important here.
Describing the evolution of language as a
System Of Communication is fraught with problems. As
Deacon points out, there are apparently no "simple
languages" -- there are only animal calls and the hugely
different phenomenon of human speech. This indeed was
the key problem which caused Deacon to begin researching
his book -- a child asked him why animals do not have
simple languages.
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2 of 2 people found the following review helpful By John W. Schmidt on July 28 2000
Format: Hardcover
Three reasons to read "The Symbolic Species". 1) Deacon describes how neuroscience is finally producing results that deal with the issue of how brains make human language possible. 2) Deacon presents a theory of brain/language co-evolution that stresses the importance of behavioral innovations that alter the human environment leading to subsequent genetic adaptation. 3) Deacon explores ways by which Philosophy of Language can be refined by incorporation of results from the scientific study of human language.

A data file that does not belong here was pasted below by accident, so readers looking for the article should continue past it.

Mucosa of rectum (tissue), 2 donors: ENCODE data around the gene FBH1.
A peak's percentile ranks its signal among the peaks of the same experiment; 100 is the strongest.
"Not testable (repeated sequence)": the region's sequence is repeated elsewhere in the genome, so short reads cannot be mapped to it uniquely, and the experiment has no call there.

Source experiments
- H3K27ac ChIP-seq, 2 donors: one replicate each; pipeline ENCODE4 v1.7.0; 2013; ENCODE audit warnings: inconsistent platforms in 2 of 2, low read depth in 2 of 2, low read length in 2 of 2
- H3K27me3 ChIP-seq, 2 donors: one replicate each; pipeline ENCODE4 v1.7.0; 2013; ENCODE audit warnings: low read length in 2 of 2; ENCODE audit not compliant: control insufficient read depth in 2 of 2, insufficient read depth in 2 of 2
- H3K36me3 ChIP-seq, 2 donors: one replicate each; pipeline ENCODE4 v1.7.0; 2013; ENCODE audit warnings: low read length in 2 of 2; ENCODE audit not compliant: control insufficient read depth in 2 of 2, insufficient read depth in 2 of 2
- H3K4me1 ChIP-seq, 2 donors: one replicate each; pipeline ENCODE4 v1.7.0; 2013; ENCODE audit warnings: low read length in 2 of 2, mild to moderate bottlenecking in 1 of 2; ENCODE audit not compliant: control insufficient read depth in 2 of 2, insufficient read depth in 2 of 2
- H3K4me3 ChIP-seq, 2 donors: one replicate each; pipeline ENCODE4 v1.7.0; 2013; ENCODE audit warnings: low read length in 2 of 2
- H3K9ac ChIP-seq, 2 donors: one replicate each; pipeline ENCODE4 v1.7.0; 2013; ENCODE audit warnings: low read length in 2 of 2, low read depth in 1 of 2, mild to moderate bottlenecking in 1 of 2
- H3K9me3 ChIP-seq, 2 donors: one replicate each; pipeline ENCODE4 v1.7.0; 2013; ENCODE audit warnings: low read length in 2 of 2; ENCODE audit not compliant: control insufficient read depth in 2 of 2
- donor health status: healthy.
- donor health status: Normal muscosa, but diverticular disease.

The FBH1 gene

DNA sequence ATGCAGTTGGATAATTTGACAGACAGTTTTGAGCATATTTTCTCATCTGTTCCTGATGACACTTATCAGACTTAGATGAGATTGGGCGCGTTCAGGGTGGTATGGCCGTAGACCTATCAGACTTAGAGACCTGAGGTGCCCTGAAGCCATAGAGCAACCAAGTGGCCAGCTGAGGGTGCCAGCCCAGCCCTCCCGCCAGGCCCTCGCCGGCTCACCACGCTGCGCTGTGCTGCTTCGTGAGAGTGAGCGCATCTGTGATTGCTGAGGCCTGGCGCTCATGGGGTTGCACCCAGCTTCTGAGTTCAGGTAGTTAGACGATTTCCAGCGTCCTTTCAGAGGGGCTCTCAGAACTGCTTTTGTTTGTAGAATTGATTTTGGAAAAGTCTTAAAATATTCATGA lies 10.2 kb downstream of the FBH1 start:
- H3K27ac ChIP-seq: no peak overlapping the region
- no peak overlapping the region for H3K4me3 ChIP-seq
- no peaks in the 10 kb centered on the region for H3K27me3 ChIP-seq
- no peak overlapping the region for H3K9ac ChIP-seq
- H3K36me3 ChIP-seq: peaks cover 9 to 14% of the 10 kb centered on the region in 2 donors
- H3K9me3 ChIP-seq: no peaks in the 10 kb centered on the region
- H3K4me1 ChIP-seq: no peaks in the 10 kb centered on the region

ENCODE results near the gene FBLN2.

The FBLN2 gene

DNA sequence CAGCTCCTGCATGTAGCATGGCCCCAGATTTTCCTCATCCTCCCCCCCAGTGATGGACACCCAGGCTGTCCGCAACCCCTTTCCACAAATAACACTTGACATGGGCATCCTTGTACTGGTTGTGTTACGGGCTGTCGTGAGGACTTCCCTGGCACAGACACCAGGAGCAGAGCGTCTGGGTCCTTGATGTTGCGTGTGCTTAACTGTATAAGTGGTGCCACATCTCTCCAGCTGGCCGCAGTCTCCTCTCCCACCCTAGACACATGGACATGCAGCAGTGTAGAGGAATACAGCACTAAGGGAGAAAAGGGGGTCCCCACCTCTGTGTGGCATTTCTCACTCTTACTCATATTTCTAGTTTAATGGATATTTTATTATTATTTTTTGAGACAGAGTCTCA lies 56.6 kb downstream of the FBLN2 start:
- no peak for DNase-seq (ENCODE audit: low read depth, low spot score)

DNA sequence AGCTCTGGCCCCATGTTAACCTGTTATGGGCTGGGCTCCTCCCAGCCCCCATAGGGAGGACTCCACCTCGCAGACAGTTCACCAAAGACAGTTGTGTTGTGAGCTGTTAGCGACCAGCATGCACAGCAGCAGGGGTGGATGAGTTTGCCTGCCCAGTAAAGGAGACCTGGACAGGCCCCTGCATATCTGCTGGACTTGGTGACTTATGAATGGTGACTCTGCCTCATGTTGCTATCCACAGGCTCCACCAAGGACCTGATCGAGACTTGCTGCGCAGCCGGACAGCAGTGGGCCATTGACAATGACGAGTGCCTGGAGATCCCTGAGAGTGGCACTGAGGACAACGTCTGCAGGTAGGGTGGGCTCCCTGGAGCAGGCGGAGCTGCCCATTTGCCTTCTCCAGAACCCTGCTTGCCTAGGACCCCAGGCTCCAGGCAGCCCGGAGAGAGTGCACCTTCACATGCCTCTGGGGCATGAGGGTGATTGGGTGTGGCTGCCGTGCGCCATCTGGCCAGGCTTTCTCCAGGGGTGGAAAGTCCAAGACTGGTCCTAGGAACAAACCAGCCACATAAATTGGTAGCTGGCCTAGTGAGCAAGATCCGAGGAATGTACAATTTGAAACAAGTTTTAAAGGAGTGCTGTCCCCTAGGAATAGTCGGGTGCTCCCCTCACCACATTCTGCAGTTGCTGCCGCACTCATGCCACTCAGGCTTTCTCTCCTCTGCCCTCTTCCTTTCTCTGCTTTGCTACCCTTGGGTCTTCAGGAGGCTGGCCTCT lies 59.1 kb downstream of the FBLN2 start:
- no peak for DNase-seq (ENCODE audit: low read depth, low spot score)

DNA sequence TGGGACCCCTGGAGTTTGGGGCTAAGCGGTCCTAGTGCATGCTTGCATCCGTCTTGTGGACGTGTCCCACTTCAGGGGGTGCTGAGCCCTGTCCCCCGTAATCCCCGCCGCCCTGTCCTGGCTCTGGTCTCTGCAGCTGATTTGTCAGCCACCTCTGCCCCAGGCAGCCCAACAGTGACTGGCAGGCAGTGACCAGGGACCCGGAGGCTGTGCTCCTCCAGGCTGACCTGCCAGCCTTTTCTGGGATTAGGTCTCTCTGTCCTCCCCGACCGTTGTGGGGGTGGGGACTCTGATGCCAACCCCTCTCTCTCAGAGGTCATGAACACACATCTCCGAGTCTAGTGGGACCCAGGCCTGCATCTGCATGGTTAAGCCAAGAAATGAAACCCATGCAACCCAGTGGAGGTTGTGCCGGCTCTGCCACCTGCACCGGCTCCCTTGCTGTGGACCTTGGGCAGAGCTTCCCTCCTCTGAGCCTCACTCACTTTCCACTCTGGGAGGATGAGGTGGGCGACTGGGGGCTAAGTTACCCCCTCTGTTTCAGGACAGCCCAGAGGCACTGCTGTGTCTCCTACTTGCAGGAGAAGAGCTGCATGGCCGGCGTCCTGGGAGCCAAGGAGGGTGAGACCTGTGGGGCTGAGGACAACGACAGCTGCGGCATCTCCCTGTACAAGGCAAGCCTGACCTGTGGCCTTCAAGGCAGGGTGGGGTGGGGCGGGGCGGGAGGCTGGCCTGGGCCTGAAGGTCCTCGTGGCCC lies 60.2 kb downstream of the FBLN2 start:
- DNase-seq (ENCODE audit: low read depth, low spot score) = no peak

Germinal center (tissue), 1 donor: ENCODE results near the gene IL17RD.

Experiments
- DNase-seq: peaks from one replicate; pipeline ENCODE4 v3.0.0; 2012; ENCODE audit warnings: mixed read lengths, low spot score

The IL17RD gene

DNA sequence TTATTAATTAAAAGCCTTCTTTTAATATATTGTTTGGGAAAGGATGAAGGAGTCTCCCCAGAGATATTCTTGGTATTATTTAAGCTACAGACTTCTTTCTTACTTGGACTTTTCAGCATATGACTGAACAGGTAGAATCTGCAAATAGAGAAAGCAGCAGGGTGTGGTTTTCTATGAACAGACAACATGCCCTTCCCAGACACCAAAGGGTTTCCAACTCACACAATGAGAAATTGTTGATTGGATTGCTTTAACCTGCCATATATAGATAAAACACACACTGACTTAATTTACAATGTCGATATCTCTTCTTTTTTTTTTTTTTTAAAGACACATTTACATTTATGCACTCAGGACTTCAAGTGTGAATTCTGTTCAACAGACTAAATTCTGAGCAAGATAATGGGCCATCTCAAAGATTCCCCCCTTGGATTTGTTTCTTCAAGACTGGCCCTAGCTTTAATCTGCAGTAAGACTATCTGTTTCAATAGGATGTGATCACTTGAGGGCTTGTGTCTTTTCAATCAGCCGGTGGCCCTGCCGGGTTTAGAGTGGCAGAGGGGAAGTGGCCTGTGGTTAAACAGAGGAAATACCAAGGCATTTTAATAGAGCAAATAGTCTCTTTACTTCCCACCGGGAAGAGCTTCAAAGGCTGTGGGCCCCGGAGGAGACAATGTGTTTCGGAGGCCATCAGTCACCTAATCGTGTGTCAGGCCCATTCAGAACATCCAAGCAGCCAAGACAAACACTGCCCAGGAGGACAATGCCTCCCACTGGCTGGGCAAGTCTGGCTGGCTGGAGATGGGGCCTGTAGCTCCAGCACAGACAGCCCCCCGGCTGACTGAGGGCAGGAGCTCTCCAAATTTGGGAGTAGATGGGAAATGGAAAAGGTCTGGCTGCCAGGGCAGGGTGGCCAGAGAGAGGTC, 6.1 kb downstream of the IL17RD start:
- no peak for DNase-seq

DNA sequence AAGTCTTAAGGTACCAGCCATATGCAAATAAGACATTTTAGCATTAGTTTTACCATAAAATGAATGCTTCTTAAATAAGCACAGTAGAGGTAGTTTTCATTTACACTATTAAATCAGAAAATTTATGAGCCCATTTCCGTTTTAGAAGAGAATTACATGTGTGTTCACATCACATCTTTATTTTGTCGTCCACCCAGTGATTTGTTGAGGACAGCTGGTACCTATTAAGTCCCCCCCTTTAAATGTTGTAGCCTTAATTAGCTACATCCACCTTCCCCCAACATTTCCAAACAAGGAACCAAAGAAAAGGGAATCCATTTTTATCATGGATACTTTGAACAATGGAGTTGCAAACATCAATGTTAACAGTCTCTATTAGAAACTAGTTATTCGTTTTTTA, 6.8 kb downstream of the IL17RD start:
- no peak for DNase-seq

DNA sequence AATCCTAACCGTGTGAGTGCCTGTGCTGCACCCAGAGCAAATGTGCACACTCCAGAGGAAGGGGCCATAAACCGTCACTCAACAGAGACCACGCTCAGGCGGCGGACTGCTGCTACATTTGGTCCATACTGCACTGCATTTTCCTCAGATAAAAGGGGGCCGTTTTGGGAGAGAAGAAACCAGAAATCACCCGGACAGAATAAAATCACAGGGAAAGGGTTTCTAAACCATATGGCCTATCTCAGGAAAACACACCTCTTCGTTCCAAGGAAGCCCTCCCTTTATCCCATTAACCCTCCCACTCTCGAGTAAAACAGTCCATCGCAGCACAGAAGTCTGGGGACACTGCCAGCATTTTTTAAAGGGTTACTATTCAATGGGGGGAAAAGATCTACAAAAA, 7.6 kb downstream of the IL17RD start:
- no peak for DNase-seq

This three-fold enterprise depends on the neuroscience results discussed in Part Two of "The Symbolic Species". For example, Figure 7.8 draws our attention to the idea that prefrontal cortex is disproportionately large in the human brain. Deacon suggests that changes in the relative sizes of brain regions during human evolution is a mechanism for adaptations that allow humans to better perform language tasks. Figure 8.3 pictorially illustrates an evolutionary trend in anatomical connections towards more direct cerebral cortex control over the motor neurons that are involved in vocalizations. These examples illustrate the fact that Deacon's theory of brain/language co-evolution is heavily dependent on comparative studies of brain anatomy. Deacon tries to convince us that the major anatomical changes during human brain evolution are the precise types of changes in an ape brain that would facilitate human language behavior. According to Deacon's theory, early humans started using language as a social innovation and then the human brain changed so as to make it easier to use human language.